• National Highway Traffic Safety Administration

  • Centers for Disease Control and Prevention

Protect your melon

ThinkFirst about protecting your brain! A helmet can decrease the severity of a brain injury and even save your life. During a fall or crash most of the impact is absorbed by the helmet, rather than your head and brain.

  • Helmets are 87 percent effective in reducing your risk for a brain injury.
  • Always wear a certified bicycle helmet that fits and is correctly fastened.
  • Replace any helmet involved in a crash or damaged.

Fitting a bike helmet

  1. Measure your head. Select a helmet that fits snugly, then try it on. Adjust as needed with pads or the universal fit ring.
  2. Place the helmet level on your head. The front of the helmet should be one to two finger widths above your eyebrows to protect the forehead.
  3. Adjust the slide on both side straps to form a “V” directly under and slightly in front of the ears. Lock slide if possible.
  4. Center the left buckle under the chin. Make sure the helmet is level. Adjust the rear or front straps to ensure the helmet is not tilting forward or back.
  5. Buckle the chinstrap securely so that no more than one or two fingers fit between the strap and your chin. Secure all straps in the rubber ring, close to the buckle.

Helmets are for more than biking

Always wear a helmet when:

  • Riding a bicycle, motorcycle, snowmobile or all-terrain vehicle
  • Using in-line skates, a skateboard or a scooter
  • Playing a contact sport, such as football, ice hockey or lacrosse
  • Batting and running bases in baseball or softball
  • Skiing or snowboarding
  • Riding a horse

–  The Beaumont, Royal Oak ThinkFirst chapter. Learn more here.

  • ThinkFirst National Injury Prevention Foundation
  • National Highway Traffic Safety Administration
  • Centers for Disease Control and Prevention

Emergency preparedness for infants and pregnant moms

close up of woman's hands on pregnant belly

Leah Kelley, Pexels.

Emergencies and disasters are unpredictable! The time to get ready is now – you don’t want to be caught unprepared in a tornado or flood. And, as we all know in Michigan, a strong thunderstorm can knock out power in your home for days.

Keep your family safe and healthy by following these tips for pregnant women and families with infants:

  • Ask your doctor what the options are for prenatal care and delivery if your doctor’s office or hospital closes.
  • Stay informed. Be sure you are signed up for emergency alerts through email, phone or text. You can usually sign up with your local emergency management agency.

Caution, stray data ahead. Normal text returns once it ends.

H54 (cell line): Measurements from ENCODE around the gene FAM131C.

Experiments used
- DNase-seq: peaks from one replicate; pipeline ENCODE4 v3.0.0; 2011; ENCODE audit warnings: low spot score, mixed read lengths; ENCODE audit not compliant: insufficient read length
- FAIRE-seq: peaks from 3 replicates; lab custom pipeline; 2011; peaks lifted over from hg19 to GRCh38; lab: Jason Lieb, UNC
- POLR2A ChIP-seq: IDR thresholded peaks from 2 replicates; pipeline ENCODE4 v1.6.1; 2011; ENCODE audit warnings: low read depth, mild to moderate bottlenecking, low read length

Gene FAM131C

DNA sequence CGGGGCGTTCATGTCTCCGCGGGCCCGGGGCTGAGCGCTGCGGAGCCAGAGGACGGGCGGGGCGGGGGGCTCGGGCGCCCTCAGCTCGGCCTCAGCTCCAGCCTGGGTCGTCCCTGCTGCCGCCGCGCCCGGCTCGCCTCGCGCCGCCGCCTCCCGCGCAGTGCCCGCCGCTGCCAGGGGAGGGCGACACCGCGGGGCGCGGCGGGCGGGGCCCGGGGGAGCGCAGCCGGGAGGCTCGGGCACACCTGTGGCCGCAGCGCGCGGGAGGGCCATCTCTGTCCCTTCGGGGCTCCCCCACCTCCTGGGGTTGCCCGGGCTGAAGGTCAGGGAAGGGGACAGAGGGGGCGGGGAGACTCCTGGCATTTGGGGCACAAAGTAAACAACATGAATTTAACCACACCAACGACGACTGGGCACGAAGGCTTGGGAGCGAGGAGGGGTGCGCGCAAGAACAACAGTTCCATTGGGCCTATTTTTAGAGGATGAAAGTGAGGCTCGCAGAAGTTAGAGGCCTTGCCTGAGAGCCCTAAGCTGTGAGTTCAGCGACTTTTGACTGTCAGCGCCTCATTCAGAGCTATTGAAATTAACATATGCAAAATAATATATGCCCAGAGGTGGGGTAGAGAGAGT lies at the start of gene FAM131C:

• Be sure you have a family communication plan. How will you contact one another? Determine the steps you will take in various situations.
  • Have an emergency kit! Make sure you have everything you need, including pre-natal vitamins if you are pregnant, a portable crib for an infant, emergency phone numbers, and any special medications. Check out this guide from the March of Dimes.
  • If you have to evacuate your home, ensure you have a safe sleep option so baby can sleep in his or her own space that can be kept clear of pillows, blankets and toys.
  • If you are pregnant and must stay in a shelter or other temporary housing, be sure they know you are pregnant and inform them of any special needs you may have.
  • No matter where you are, continue to take prenatal vitamins and any other special medications. Same goes for baby if he or she needs medication.
  • As soon as possible, continue with prenatal medical care, even if you must use a different doctor or clinic. Save any paperwork so your primary physician can add pertinent information to your medical record.
  • Washing your hands is important for keeping viruses and bacteria at bay, and it’s especially important if find yourself in a shelter or temporary housing with many other families.
  • Natural disasters may release dangerous chemicals into the air or water. Listen to public service announcements. If you are concerned, call Mother to Baby at 866-626-6847 or the nationwide poison control center at 800-222-1222.
  • Disasters and emergencies are stressful – Dad, this means you, too. Drink plenty of clean water and get as much rest as possible. Talk to someone – a professional, family member, friend or clergyperson – about how you are feeling. Stress comes with the territory in pregnancy and new parenthood, but too much stress can be harmful!
  • Breastfeeding is the safest way to feed your infant, but if you are using formula, be sure you have prepared formula in your emergency kit. Remember there may not be safe water or clean supplies for mixing formula.